“The Old Sephardic synagogue of Sarajevo dates from 1567 and was in use until 1941. By then it was the oldest synagogue in the Balkans as all others had either been rebuilt, redone, or destroyed. It took us twenty years to convert it from an empty ruin to the Jewish museum that it now houses.
“In Bosnia a clash of collective memories takes place. Muslim collective memory is different from that of Christians and Jews. History, however, is very different from memory. Until 1991, Bosnia was perhaps the most ethnically mixed society in Europe. Thus not only the telling of history but also collective memory should reflect that fact, even if Bosnian society is now sharply divided along ethnic lines.”
“Before the war there were twenty-eight thousand Jews in Croatia of whom four thousand survived. Today very few Jews remain in Croatia, most of them living in Zagreb. There are also three small communities on the coast in Split, Dubrovnik, and Rijeka.
“The situation in Croatia is very different from that in many other parts of former Yugoslavia. The Croatians are very well aware that Jasenovac, because of the brutality of the killing, is among the notorious concentration camps of the Second World War. Franjo Tudjman, the first Croatian president after the country broke away from Yugoslavia, falsified history. Against the overstated claim of the Serbs that in Jasenovac 1,200,000 were murdered, he strongly understated the number of victims as 20-50,000. He then claimed that only a few thousand of them were Jews and accused them of having been kapos and responsible for the killings there.
“Tudjman even published this in a book, leading to an outcry among international Jewish organizations. Tudjman then dropped the chapter where it was mentioned, also because he wanted to established relations with Israel.
“In the Serbo-Croatian war of the 1990s the Jewish community of Croatia decided to be politically correct. They issued a number of strong statements against Serbian attacks and the occupation of part of Croatia. Hence, during that war they had an honorable place in Croatian society.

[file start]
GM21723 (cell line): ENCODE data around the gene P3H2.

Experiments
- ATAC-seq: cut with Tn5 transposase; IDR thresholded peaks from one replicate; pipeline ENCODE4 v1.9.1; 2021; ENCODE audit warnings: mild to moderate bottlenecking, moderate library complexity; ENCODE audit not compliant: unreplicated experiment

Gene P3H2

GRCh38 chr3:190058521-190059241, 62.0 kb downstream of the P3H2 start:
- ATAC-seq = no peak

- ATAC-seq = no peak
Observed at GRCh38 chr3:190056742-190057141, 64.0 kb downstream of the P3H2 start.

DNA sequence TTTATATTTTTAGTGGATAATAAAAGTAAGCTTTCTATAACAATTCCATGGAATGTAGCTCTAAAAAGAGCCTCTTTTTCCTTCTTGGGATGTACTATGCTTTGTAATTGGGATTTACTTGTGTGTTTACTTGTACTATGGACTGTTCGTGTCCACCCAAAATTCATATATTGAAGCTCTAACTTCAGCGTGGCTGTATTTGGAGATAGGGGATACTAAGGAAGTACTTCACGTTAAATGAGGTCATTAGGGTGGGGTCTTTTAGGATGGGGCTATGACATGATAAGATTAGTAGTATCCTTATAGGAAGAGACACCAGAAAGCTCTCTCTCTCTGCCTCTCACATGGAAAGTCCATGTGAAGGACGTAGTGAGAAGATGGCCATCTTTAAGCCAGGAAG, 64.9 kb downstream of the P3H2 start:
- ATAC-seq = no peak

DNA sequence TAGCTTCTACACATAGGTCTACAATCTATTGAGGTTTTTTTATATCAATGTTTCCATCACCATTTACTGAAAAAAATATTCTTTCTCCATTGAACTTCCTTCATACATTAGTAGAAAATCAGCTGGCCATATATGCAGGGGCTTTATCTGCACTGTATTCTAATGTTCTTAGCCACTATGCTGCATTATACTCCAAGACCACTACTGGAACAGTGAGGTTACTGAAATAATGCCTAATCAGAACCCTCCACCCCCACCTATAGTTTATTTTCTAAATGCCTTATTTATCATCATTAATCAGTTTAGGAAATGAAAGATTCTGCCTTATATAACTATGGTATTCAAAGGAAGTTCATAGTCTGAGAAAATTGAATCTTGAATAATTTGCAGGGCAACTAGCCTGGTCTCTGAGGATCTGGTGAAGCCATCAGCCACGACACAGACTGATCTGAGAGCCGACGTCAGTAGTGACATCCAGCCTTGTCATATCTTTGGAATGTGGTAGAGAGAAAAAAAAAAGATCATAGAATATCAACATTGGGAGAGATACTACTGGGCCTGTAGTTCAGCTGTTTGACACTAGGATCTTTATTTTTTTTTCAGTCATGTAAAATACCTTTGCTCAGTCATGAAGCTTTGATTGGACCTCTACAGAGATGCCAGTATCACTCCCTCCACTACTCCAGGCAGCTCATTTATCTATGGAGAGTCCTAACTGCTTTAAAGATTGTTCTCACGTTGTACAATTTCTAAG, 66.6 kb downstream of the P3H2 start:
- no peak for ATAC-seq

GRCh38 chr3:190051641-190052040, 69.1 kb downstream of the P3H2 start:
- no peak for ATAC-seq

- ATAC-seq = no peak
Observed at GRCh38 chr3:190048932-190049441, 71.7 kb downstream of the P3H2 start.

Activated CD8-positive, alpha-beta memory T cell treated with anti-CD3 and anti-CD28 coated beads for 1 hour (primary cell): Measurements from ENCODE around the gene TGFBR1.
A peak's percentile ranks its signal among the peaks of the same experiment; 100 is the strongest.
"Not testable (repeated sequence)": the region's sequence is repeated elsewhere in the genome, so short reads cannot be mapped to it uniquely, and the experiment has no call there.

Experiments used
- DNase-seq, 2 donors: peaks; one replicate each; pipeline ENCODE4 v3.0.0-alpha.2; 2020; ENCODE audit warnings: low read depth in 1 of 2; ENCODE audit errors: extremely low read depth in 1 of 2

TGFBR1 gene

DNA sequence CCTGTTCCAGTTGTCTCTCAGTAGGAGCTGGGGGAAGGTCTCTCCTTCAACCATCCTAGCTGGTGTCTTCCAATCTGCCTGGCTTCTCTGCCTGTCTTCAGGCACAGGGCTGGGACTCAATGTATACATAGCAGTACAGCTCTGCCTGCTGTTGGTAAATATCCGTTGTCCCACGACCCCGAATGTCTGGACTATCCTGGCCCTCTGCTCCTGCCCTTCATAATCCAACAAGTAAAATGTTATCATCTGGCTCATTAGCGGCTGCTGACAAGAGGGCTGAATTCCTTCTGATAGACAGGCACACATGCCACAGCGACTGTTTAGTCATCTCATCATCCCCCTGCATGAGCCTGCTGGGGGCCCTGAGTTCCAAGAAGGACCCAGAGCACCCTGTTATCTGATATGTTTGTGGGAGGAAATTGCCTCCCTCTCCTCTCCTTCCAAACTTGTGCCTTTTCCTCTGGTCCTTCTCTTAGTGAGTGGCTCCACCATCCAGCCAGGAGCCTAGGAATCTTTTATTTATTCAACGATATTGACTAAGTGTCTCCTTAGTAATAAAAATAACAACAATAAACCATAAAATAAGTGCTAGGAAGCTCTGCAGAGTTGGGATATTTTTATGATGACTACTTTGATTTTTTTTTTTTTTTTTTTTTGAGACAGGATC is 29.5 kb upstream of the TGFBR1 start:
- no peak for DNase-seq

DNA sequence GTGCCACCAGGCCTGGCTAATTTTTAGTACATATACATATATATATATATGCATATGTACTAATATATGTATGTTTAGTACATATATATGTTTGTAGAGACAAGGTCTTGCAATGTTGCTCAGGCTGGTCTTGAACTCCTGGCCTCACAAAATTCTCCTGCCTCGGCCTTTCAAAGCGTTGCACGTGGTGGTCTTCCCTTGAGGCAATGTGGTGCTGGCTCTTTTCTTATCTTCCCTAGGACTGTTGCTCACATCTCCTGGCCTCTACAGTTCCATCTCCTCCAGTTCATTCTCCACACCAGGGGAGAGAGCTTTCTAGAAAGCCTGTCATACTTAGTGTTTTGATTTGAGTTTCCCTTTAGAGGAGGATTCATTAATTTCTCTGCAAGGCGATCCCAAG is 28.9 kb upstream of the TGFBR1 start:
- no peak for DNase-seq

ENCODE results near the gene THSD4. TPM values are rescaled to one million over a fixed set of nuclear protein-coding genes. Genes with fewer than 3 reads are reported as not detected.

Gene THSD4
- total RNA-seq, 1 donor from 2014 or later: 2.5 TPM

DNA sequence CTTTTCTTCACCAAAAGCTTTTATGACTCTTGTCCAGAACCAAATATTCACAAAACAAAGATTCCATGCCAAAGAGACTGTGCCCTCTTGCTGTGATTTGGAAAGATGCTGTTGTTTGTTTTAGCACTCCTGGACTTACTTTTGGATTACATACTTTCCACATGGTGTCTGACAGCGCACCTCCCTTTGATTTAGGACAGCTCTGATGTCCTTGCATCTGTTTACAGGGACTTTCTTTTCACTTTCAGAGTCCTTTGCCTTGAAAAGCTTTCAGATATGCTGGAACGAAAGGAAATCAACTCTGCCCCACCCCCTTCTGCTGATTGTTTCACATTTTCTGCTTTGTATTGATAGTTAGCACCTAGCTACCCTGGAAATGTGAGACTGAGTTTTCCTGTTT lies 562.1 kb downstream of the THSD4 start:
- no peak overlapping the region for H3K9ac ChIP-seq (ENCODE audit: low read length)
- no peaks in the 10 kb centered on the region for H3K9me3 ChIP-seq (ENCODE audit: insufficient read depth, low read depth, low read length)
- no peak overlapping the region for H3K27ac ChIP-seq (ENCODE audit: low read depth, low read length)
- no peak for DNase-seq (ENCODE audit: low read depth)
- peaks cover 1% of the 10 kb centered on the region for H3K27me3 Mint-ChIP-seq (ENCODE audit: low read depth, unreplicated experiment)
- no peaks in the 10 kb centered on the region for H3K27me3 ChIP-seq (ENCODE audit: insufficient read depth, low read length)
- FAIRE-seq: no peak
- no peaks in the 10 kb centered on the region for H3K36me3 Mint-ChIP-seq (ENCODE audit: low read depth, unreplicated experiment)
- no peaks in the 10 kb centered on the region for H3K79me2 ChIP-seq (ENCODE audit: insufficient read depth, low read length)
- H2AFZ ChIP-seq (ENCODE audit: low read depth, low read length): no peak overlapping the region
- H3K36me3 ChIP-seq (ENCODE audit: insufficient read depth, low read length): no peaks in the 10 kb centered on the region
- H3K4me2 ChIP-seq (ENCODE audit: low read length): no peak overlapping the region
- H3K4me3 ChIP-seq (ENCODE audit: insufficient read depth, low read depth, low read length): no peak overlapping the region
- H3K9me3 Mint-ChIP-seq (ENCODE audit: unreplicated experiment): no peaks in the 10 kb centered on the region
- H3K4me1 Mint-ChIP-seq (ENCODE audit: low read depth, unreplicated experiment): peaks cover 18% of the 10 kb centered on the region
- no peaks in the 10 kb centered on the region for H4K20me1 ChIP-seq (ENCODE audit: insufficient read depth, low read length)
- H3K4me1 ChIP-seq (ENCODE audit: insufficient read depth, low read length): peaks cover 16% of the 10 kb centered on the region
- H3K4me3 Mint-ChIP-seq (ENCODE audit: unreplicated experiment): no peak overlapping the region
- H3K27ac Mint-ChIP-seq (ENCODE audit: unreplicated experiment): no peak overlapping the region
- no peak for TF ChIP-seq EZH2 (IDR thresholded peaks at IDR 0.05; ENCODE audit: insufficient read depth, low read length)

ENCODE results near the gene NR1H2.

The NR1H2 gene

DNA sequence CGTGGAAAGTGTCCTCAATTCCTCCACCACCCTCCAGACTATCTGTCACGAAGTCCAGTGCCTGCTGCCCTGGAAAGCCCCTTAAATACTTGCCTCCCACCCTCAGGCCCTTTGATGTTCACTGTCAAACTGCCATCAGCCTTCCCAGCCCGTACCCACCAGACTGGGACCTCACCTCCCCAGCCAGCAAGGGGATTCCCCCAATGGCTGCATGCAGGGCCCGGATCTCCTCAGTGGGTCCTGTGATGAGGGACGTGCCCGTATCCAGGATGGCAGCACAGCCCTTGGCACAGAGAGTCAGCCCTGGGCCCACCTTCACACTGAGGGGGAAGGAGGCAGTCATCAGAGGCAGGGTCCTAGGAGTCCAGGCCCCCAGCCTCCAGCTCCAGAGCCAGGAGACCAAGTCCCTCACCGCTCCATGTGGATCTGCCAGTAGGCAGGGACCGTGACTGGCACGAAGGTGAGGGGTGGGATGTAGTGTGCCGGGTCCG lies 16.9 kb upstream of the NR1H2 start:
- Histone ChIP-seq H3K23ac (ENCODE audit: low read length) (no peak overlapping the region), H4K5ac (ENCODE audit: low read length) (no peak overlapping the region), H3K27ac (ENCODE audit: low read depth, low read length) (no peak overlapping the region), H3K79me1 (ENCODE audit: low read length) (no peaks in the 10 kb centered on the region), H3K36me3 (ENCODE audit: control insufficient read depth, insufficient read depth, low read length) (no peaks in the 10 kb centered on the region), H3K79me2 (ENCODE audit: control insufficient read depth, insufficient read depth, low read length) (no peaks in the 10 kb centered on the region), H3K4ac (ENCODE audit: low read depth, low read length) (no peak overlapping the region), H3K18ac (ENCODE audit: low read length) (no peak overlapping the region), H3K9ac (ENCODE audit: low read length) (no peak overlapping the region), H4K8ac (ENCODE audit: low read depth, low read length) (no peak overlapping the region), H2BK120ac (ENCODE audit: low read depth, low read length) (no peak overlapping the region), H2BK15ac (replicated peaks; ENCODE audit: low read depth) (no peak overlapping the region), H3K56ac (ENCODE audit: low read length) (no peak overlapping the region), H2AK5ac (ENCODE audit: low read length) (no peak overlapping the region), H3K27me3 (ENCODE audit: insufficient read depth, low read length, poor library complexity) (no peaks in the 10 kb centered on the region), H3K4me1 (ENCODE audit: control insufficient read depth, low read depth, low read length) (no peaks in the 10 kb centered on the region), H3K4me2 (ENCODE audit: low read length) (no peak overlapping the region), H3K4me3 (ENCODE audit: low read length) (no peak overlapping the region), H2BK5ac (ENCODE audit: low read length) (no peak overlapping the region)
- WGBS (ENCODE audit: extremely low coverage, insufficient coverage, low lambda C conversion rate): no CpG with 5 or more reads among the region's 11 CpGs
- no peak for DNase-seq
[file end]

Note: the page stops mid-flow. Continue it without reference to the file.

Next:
“After it ended the Jews raised the issue of restitution for Jewish assets that had been stolen by Croats during the Second World War. The authorities discreetly warned the Jewish community that they should not make too much noise. If the Jews were to regain factories and other properties, it might lead to many Croats losing their jobs as the new owners could then choose who would work for them. Restitution with support from the outside might spark a reaction in Croatia that could endanger the remaining Jews.”
“Nowadays history is told more or less correctly in Croatia. Monuments commemorating the Holocaust were not destroyed during the war with Serbia. This, however, is mainly because there were so few to begin with. In Jasenovac in the early 1970s, a monument was built to the victims and it mentioned the Jews as well. It listed Serbs, Jews, Gypsies, Croats, and communists, but only in general as victims of fascism. There were no names and no numbers.
“The word Holocaust has been mentioned there only in the last few years, after the memorial was repaired because of extensive damages it suffered during the war in 1992-1995. The whole concept was then altered and now only numbers are on display, without names and nationalities of the victims. There is no separate memorial for the Jews. The most accurate estimate of Jews murdered in Jasenovac is in the area of twenty-five thousand.
“In recent years Holocaust monuments have been regularly vandalized and covered with graffiti. This is done by neo-Nazis who use the ‘U’ symbol for the Ustashe movement, which collaborated with the Nazis during the Second World War. Swastikas are another symbol frequently used in vandalizing memorials. They are also put on other monuments to those murdered by Germans and their allies in the Second World War.
“One sign of change in collective memory is that the Croats are increasingly bringing up the story of the murders in Bleiburg in Austria. After the Second World War the British allowed Tito’s army to cross into their zone of Austria. There they slaughtered a mixed group of German allies including Serbian nationalists, members of the Croatian Ustashe, White Guards of Slovenia, Muslim pro-Nazi militias, ethnic Germans, and so on. Among them were also civilians including politicians, peasants, women, and children-almost anyone.”
“In Macedonia before the Second World War there were 7,000 Jews. About half of them managed to escape to Albania where they were safe. During the war Macedonia became part of greater Albania; yet it was the Bulgarian government that ruled there. While it protected the Jews in prewar Bulgaria, those in Macedonia were transferred to the Germans who sent them to their death in Treblinka.
“There is a Jewish memorial in all Macedonian towns where there was a Jewish community before the war whose members were murdered, such as Bitola (Monastir), Shtip, Idrizovo, and others. It is usually located where the Jews gathered for deportation or where the synagogue was. There are also plaques at other locales.